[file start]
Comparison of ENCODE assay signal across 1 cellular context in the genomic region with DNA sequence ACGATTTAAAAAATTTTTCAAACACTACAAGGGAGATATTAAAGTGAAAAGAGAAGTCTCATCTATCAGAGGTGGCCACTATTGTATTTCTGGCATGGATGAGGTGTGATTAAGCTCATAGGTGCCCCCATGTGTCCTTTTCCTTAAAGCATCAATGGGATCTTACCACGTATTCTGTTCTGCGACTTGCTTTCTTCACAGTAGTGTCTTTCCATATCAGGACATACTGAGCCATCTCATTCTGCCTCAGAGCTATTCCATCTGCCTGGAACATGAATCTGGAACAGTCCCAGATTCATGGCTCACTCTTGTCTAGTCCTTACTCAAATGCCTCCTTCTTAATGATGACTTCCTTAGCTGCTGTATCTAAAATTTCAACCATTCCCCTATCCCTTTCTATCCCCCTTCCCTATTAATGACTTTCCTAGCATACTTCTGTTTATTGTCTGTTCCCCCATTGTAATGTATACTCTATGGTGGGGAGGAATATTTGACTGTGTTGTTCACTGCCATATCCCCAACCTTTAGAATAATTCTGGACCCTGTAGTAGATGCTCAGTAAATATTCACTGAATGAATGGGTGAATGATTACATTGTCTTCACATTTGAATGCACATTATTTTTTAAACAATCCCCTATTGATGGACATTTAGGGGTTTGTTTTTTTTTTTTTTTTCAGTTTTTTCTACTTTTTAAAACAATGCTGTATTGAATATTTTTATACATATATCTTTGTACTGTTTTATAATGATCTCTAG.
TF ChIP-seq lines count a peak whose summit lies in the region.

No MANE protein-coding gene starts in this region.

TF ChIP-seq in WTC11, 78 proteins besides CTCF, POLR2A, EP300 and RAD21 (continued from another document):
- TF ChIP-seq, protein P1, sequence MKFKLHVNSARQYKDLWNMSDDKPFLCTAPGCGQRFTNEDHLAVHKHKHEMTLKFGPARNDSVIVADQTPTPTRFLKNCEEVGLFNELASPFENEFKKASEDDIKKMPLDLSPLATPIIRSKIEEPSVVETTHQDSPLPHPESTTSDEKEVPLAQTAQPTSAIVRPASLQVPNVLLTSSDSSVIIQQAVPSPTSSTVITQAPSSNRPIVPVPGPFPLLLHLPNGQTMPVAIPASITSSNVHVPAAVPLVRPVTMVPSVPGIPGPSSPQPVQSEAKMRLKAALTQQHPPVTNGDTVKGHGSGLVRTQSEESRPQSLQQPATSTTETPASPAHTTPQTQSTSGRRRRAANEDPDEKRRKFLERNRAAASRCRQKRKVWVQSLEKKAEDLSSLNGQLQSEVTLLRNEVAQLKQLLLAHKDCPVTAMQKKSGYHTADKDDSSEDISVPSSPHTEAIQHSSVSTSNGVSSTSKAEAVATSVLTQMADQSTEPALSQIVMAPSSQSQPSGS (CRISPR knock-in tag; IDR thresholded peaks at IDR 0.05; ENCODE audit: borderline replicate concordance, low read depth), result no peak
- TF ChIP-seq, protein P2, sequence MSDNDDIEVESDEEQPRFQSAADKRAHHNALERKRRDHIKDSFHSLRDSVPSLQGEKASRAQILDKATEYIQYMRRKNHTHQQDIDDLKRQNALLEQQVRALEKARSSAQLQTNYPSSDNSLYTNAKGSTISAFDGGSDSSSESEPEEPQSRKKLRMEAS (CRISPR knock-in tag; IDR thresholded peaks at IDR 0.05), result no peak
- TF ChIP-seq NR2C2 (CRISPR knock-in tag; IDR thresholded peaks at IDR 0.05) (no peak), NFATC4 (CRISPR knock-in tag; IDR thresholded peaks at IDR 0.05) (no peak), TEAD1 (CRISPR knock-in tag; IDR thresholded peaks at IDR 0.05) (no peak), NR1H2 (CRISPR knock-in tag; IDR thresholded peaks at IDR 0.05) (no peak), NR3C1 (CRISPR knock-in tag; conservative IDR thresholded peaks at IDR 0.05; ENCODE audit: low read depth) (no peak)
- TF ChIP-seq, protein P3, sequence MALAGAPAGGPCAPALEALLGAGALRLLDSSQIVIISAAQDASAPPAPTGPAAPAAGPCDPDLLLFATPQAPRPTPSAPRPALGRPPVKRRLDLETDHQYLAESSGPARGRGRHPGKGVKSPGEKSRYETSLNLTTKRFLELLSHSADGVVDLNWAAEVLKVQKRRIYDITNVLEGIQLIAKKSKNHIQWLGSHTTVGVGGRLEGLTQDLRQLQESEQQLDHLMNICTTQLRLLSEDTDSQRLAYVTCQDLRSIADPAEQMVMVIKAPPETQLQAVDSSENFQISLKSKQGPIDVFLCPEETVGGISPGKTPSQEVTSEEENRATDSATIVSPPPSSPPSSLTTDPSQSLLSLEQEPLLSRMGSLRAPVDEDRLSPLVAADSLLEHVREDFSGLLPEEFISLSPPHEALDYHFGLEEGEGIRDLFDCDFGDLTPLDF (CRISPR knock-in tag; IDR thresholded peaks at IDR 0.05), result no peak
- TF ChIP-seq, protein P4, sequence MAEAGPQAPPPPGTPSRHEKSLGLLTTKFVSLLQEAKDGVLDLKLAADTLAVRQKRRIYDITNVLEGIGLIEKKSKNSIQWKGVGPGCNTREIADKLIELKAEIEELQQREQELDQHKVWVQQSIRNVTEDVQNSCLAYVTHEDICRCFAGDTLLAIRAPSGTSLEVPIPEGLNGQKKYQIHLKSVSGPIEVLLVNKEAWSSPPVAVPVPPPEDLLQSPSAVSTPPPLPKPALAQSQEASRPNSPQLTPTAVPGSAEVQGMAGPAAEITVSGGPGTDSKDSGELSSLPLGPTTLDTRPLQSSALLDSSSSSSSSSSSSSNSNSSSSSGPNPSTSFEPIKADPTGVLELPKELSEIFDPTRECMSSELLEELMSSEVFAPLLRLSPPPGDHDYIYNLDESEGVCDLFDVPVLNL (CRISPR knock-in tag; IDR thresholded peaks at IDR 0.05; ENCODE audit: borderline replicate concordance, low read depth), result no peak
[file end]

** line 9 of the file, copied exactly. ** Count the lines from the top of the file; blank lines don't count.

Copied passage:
- TF ChIP-seq, protein P4, sequence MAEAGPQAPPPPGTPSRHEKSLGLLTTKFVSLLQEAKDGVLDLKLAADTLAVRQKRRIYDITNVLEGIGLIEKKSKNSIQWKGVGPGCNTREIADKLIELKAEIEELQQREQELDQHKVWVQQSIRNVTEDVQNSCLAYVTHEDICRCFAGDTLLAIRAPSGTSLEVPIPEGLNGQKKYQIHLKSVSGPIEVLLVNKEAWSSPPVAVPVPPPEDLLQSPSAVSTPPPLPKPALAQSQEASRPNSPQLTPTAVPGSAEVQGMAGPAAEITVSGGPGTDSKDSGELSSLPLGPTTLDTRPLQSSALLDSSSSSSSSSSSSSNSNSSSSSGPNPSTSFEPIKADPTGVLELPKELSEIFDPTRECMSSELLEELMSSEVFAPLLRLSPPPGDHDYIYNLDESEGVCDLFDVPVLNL (CRISPR knock-in tag; IDR thresholded peaks at IDR 0.05; ENCODE audit: borderline replicate concordance, low read depth), result no peak